A Cambridge classics professor who was recently named Royal Academy of Arts professor of ancient literature, Beard's encyclopedic knowledge of the ancient world is matched by her enthusiasm and wry wit.
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- Confronting the classics.
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She tells us about an incident in the third century B. Among the book's most memorable takeaways is how ancient political spin has influenced contemporary perceptions of classical characters and events. Our modern sense of Cleopatra, for example, is almost entirely built on myths inspired by Imperial Roman propaganda. Beard is a tough, fair critic. She cannot brook academic invention, the "combination of scholarship, conjecture and fiction" that classicists sometimes deploy to fill in historical gaps. She prefers that writers work with what they have instead of inventing what they don't.
In the essay that opens the book, Beard elegantly defines and ardently defends the importance of classical study.
She describes the wonderment of connecting with the stories and values of people who lived two millennia ago, and she warns that abandoning the classics altogether "would mean bleeding wounds in the body of Western culture - and a dark future of misunderstanding. She does not believe that everyone should study Latin and Greek. E-mail: books sfchronicle. Photo: Liveright. If you have that, however, this book is full of intriguing ideas. The chapter on Alexander the Great , challenges the reader to re-examine their understanding of his character by thinking about who was writing about him — namely the Romans.
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Wiseman comes in for some especially exasperated criticism as Beard complains about his tendency to rely on historians or playwrights whose work has been lost or possibly never existed in the first place. As a reader, it is enjoyable to piggyback on her knowledge and feel pleasantly superior to the authors she writes about. Despite the fact that this is a collection rather than a single discussion, a prevailing argument does begin to surface.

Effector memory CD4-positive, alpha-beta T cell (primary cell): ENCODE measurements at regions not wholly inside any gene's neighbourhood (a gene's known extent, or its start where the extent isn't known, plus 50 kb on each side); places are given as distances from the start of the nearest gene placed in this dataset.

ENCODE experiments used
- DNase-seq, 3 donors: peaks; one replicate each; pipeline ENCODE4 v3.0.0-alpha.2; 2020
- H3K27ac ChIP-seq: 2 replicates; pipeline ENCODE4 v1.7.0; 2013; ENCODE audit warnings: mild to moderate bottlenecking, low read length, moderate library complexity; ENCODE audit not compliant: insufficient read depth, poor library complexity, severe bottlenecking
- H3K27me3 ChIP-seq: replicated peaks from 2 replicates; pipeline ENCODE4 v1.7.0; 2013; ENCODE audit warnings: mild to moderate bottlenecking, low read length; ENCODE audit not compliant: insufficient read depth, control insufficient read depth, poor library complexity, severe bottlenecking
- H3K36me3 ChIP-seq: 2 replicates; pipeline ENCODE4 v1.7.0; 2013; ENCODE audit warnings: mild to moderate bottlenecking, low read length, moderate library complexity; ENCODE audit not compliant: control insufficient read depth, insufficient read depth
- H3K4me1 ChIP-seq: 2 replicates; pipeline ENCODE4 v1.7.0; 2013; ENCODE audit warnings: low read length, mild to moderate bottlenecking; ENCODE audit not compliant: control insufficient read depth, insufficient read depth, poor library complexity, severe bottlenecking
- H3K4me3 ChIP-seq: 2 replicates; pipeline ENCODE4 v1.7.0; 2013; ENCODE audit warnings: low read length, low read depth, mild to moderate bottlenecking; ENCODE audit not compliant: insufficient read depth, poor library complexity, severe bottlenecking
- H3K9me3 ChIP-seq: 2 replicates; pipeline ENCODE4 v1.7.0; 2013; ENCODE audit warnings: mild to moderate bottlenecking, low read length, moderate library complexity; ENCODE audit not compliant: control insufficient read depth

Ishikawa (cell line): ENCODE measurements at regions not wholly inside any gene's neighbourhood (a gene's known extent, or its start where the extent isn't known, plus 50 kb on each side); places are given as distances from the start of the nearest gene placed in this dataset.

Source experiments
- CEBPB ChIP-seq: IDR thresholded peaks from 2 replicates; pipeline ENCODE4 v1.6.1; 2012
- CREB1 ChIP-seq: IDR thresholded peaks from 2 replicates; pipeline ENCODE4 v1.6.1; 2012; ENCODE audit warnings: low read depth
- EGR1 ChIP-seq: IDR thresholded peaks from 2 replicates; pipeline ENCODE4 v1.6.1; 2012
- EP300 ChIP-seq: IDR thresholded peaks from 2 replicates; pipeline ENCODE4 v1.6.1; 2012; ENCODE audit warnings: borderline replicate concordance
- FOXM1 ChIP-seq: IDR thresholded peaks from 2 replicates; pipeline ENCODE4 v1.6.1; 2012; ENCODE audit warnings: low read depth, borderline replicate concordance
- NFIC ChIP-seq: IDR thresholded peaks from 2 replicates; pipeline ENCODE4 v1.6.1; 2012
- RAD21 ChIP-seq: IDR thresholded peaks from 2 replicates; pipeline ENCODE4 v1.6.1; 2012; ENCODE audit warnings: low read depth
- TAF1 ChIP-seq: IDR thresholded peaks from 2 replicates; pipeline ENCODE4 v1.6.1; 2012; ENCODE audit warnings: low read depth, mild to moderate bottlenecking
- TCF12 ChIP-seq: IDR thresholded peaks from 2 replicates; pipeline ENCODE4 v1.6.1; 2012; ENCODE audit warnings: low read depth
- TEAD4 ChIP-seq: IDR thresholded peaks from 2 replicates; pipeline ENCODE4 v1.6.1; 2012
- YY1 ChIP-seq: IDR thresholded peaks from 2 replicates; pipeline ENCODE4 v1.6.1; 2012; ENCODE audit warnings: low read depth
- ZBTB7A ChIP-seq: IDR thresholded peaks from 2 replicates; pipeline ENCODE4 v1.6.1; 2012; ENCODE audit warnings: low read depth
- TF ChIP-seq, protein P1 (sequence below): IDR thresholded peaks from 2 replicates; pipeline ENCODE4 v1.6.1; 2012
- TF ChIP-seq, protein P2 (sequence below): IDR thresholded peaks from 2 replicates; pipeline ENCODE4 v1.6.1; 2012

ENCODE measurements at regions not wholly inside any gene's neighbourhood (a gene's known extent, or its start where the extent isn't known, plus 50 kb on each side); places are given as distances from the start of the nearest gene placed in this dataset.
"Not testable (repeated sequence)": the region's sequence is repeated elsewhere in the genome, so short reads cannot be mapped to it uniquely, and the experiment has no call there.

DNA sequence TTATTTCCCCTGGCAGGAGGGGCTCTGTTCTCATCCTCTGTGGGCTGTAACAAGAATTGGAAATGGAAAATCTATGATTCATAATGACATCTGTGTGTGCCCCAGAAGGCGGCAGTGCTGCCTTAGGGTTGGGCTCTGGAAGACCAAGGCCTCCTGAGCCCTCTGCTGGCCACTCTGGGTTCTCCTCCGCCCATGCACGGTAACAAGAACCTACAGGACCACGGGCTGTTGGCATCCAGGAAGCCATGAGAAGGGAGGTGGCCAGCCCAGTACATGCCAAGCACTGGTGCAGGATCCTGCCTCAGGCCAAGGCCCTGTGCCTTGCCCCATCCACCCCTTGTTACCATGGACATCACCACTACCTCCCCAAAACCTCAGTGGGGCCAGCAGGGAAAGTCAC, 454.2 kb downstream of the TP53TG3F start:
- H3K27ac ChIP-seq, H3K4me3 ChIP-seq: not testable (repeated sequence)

Confronting the Classics, by Mary Beard
Instead, Beard praises those authors who look at representation. She asks how figures like Caligula were depicted and why? How the Colossus built by Nero survived his bloody end and came to represent different things at different times? Her final chapter on Classical reception demonstrates how scholars might look at the Classics sideways.
The last point is rather ironic since Mary Beard herself is something of a scholarly popular icon.
Confronting the Classics
Spinning Caesars Murder. Imperial Rome Emperors Empresses Enemies. Looking for the Emperor. Married to the Empire. Caligulas Satire?
Neros Colosseum? Bitpart Emperors. Hadrian and his Villa. Arms and the. Dont Forget your Pith Helmet.
Pompeii for the Tourists. The Golden Bough. Philosophy meets Archaeology. Reviewing Classics. Further Reading.
List of Figures. She has world-wide academic acclaim.